I read a book yesterday entitled The Mysterious, Magical Cat. Sounds like a children’s book, eh? Well, it was actually very much a wealth of, hopefully researched, history of cats from the earliest of accounts drawn from cave dwellings, artifacts, and misc. documentation. The Phoenicians supposedly utilized felines as a form of currency due to their great value in the days’ society. Black cats were rarer and thus, worth a great bit more. Egyptians worship of cats extended through the Gods that were named after them and whose pictures were drawn and statue-like relics were made and found by archeologists. Bast was the body of cat and head of woman and was called upon for personal, gentle aid, often tied to the moon, as in symbolically representing the phase-change influence over behavior and action of cats. Cats, as described were like the sun Ra, another cat-God, as were Osiris, Sekhmet, Pakheth, Apollo, and others. Sekmet was “the great one of magic” and was always called upon for protection. They were protectors of the Sun god and destroyers of his enemies. In Rome, Diana, the Moon Goddess and protector from evil. Due to the austere stature and uncanny insight into people’s nature, especially in their behaviors alerting humans of warnings, not only of people but of changing or foreboding weather conditions, earthquakes, floods, and the like. Their instinctual abilities were well-noted by nearly every civilization and gained reverence and even worship through the 4th century BC when Chrisitian emperor Theodosius I outlawed all Paganism, decreeing that cats were beholders of sorcery and witchcraft because of their abilities. In truth, Chrisitianity, even to this day, has influenced societal superstitions and dislike or even fear of cats, especially black cats, because the earliest days of the Catholic church disagreed with any “worship-like” behavior or putting on a pedestal a creature so closely associated with woman. Hence, stories of smart woman and intuitive, instinctual creatures as the feline is was perverted in wide-spread lies that witches existed and should be extinguished, as were cats so described as having the fire of satan in their eyes, even capable of breathing death on humans. Thus, during the Crusades, cats were ordered to be kllled, each and every one. Interestingly enough, up until the 1700s it was the Christians who performed magical rituals, burning cats alive believing they would see the future and have questions answered.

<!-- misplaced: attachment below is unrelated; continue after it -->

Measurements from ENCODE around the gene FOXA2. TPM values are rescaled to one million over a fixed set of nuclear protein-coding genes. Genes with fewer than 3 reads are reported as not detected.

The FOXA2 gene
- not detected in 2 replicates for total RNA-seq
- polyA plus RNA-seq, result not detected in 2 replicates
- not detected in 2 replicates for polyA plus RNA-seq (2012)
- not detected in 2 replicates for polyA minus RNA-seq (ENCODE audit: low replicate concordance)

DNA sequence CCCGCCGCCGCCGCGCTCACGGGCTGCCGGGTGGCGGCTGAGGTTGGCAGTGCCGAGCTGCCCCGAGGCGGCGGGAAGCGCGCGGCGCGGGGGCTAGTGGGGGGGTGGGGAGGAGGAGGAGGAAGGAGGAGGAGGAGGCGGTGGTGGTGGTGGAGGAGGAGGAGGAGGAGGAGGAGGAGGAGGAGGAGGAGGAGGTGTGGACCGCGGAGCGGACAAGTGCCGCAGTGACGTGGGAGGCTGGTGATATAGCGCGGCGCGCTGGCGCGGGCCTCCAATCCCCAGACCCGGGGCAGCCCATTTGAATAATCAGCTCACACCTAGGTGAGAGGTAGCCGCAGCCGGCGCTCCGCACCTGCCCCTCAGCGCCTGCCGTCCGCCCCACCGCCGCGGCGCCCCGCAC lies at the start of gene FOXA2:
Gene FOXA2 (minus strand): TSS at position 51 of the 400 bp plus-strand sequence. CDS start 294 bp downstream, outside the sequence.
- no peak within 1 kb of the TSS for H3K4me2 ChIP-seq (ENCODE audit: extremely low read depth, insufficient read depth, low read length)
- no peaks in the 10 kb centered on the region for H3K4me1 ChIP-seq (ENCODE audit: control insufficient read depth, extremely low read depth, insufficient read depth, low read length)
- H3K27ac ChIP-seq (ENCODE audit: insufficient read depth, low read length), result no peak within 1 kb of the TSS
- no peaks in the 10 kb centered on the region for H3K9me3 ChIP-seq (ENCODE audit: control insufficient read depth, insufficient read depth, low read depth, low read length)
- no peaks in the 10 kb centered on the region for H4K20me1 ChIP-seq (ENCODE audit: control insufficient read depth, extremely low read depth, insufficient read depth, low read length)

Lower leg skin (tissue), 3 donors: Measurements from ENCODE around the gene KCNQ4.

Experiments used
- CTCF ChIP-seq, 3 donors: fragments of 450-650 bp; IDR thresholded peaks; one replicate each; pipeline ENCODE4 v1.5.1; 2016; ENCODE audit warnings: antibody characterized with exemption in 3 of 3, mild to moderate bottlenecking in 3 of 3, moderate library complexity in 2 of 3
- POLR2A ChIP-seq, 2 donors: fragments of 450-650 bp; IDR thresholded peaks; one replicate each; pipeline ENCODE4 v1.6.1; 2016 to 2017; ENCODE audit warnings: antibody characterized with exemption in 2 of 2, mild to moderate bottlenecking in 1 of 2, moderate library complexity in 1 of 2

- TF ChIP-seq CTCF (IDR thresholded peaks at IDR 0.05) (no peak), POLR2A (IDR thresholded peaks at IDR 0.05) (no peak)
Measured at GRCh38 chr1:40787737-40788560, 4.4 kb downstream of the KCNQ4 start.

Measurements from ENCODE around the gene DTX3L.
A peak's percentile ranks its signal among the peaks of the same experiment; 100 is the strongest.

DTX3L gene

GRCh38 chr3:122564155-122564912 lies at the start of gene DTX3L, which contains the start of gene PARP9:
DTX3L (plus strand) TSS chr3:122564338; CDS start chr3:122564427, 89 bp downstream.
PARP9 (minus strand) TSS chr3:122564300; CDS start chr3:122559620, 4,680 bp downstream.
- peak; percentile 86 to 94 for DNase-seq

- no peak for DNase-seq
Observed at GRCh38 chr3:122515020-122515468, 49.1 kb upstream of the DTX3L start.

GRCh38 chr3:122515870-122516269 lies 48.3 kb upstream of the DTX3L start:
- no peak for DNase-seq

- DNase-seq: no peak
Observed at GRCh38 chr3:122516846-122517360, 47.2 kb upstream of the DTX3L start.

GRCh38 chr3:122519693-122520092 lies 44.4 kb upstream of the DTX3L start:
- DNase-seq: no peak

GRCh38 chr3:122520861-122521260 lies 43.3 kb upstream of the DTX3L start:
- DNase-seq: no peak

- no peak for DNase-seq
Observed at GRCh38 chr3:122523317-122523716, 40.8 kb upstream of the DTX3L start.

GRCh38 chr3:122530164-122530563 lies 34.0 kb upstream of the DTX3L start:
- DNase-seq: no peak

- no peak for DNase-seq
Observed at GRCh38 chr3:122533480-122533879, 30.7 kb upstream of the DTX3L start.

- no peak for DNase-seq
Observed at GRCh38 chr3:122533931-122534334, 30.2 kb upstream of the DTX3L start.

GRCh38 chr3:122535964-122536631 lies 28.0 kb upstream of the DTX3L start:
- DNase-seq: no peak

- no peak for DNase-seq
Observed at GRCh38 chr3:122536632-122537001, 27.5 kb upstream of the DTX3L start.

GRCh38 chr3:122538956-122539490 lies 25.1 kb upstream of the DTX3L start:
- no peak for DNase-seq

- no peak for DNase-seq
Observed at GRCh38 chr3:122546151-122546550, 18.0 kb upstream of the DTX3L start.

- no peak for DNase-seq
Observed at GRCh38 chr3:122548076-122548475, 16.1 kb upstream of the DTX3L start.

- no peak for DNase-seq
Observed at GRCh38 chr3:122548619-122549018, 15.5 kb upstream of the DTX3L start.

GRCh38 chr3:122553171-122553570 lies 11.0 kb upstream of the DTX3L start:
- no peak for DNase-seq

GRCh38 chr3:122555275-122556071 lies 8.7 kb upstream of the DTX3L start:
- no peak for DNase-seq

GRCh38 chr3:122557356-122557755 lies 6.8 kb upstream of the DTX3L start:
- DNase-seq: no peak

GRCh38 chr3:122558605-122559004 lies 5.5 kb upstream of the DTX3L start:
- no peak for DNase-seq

The book, written by D. J. Conway, was a start to finish in an afternoon easily. I did not want to stop reading. For cat lovers or simply anyone curious about the history of cats, especially anyone wondering the whys of cats strong influence and affluence throughout history, I suggest finding this book to read.
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